The market for digital experience software is rapidly expanding -- as in thousands of vendors in the market – and it’s also converging on a core set of six core capabilities led by content, customer data, marketing, and commerce.
We call this convergence a digital experience platform: software to manage, deliver, and optimize experiences consistently across every digital touchpoint. The cloud, RESTful integration, the relentless demands of digital customers -- and the very high cost of product integration -- are driving this convergence.
So should enterprise organizations take a best-of-breed or suite approach for digital customer experience (DX) software? The answer is, at least for now, “yes.” Or rather, it depends on your specific needs.
In our second round of the Digital Experience Platform Wave, completed in Q4 2015, we sharpened our criteria around both core capabilities and portfolio integration and extensibility.
We then strapped in on for 13 weeks of research to find out which vendor -- Acquia, Adobe, Demandware, EPiServer, IBM, Oracle, SAP hybris, Salesforce, SDL, and Sitecore -- best balances these two agendas. Our Forrester Wave evaluates products then tests the value by interviewing at least three customers to find out their experiences.
The conclusion? No one vendor has both full functionality to own the entire digital experience and solid integration/ extensibility:
◾Oracle, IBM and SAP hybris follow the philosophy of “more = better.” However, their cloud strategies may redeem them.
◾Acquia, Demandware, and Sitecore have built most of their stack organically and therefore offer a more tightly knit set of capabilities.
◾SDL and EPiServer made bets to refactor applications and integrate in the Cloud, and they’re building momentum as a result.
◾Salesforce remains an odd-duck with no core commerce or content, but strengths in marketing, sales and service anchor the new bets on PaaS, which is gaining steam.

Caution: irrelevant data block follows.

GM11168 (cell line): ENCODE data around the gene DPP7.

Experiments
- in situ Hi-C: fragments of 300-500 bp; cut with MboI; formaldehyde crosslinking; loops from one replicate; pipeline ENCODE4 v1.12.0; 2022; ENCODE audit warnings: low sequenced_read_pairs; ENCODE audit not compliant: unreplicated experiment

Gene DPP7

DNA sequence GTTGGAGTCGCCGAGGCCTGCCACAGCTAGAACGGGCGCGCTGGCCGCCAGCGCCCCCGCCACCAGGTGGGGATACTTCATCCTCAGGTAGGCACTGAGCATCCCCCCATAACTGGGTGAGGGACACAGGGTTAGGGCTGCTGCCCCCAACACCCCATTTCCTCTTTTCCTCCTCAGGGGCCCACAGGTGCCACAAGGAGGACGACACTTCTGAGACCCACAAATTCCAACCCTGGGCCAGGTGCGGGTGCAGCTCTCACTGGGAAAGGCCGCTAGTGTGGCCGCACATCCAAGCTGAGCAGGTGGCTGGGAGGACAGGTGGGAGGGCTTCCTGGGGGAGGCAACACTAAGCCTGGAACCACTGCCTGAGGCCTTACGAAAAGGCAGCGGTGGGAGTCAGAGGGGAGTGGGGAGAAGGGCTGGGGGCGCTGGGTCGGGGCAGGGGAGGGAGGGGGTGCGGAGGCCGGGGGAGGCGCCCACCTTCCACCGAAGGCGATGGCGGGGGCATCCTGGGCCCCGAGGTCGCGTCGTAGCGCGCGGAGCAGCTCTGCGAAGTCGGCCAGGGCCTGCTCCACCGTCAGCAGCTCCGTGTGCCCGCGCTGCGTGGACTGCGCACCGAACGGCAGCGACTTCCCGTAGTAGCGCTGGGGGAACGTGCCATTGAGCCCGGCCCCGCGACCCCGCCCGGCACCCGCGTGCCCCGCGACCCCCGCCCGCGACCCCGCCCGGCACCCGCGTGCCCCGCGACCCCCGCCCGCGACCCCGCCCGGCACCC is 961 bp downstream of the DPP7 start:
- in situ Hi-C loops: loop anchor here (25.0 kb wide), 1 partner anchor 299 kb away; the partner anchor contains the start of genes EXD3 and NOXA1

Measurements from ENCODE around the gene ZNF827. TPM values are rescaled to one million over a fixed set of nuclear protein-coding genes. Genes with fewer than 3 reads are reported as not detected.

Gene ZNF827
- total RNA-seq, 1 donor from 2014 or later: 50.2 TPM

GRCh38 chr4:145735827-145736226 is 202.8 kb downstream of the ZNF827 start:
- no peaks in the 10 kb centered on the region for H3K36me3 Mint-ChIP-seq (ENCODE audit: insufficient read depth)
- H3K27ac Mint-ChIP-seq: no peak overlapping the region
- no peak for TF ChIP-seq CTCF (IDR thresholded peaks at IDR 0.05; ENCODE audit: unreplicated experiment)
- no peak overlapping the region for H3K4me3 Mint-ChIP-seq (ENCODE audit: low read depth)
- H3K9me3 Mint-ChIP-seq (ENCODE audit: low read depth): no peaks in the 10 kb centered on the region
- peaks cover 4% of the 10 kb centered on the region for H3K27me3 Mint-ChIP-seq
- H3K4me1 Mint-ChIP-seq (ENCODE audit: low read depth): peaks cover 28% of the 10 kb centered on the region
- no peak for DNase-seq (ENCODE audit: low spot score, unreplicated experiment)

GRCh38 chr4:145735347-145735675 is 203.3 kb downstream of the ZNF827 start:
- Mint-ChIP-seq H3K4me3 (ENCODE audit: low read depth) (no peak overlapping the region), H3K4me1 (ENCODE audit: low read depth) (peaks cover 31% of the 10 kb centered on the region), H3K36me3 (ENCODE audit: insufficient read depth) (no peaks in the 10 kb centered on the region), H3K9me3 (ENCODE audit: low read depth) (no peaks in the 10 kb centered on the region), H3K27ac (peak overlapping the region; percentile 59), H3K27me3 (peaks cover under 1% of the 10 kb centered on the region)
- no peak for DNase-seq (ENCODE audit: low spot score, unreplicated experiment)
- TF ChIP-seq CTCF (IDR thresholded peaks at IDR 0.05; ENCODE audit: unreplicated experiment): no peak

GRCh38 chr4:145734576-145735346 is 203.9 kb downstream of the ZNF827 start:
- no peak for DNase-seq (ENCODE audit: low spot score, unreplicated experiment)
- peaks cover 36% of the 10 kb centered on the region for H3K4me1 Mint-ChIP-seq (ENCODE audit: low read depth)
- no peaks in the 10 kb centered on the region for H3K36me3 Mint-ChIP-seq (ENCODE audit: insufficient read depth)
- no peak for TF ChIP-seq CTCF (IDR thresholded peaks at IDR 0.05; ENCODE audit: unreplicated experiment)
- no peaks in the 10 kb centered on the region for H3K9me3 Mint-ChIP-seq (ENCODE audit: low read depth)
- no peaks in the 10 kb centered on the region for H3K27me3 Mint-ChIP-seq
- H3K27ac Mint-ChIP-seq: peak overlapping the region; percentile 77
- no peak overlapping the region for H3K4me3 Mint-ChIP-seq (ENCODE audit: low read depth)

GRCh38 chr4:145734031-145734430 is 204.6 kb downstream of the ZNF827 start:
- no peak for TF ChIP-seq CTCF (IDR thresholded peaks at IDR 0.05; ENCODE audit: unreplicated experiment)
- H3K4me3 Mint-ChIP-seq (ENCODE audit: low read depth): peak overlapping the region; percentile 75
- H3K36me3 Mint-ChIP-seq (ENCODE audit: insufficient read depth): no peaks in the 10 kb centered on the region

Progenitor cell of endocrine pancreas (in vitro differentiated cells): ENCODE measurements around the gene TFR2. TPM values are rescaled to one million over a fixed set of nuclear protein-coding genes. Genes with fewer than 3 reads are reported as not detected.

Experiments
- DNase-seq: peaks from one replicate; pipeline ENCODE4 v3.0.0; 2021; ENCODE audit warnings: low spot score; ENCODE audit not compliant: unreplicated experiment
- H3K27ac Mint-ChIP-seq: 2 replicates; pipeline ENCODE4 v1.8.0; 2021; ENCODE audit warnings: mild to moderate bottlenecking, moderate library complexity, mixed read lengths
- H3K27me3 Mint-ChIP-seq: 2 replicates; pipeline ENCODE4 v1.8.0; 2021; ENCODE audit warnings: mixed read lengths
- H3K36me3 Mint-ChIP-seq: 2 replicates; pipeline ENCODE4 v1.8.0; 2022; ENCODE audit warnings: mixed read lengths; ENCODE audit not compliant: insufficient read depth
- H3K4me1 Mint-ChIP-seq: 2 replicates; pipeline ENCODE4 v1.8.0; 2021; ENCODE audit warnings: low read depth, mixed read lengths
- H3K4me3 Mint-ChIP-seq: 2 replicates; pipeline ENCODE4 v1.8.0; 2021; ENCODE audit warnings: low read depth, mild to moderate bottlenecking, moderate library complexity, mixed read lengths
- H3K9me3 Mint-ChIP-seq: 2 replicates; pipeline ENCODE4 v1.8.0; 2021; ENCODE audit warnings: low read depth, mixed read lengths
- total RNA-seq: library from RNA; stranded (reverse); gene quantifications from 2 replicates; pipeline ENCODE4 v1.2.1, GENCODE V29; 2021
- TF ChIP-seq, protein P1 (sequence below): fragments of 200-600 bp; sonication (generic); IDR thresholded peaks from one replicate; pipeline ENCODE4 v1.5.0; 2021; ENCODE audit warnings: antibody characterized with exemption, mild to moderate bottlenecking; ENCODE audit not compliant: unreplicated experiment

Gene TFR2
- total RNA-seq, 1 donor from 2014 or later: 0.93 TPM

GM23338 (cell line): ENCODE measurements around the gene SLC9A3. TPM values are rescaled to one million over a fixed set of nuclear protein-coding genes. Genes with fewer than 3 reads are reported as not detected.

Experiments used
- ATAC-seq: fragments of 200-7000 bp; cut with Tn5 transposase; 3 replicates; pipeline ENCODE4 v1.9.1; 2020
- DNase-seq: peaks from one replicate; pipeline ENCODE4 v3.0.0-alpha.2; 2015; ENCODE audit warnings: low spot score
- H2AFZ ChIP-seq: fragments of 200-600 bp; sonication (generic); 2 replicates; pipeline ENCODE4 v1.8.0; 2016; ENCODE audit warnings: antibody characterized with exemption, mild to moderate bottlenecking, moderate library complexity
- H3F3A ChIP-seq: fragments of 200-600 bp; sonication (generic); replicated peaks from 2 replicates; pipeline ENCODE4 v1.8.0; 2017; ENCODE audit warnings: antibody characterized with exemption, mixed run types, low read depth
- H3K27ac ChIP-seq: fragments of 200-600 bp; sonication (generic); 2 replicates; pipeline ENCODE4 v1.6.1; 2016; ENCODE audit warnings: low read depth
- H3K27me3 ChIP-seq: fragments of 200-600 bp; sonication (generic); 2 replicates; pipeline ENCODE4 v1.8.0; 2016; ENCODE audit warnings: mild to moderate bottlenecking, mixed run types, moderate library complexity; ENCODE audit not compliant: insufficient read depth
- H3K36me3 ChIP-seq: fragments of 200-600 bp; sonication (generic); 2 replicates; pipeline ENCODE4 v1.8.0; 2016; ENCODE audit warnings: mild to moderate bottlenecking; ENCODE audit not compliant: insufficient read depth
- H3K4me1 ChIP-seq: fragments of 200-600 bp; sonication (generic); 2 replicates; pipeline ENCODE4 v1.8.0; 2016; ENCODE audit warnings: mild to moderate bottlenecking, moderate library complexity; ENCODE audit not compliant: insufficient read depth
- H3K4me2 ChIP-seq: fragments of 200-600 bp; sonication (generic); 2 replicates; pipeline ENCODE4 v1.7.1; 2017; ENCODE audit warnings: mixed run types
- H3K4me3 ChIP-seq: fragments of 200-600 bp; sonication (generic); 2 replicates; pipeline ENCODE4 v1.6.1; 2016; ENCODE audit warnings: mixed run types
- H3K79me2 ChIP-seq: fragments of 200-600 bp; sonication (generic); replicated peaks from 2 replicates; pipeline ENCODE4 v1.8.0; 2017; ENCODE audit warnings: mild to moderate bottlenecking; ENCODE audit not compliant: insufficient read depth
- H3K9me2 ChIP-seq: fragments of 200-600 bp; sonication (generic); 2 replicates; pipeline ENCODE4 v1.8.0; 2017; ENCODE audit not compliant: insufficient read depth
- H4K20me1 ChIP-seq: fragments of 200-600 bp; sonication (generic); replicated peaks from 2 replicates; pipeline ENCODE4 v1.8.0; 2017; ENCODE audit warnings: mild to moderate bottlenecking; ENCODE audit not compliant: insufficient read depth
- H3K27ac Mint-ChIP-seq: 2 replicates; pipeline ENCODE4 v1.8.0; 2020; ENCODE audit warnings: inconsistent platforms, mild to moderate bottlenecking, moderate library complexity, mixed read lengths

◾Adobe is out in front with their marketing approach on their core services strategy to unify components across their portfolios (e.g. UI, permissioning, content, etc.), although skeptics may see the garden walls rising higher.
Each organization will have to decide for themselves on balancing best-of-breed point products and portfolio integration and extensibility. Some examples indicate the boundaries of suite versus best-of-breed:
◾For an omnichannel retailer, integration between marketing and commerce drives success online and in the store. Winner: Tight integration between two best-of-breed products, one for marketing and one for commerce.
◾For a life sciences company, content re-use is hugely important because they distribute scientific measurements across their site. That pushed them to use a single content repository across the entire digital experience. Winner: best of breed content management system.
◾For large, multinational organizations that federate branding and marketing, integrated service -- digital and account manager -- may be the most important to ensure continuity across brands. Winner: suite built around the current CRM platform.
As we step back from our research, two things are clear: 1.) the DX platform market is nascent, but it’s moving fast, 2.) DX’s cloud evolution is pushing it even faster, to the point of self-disruption.
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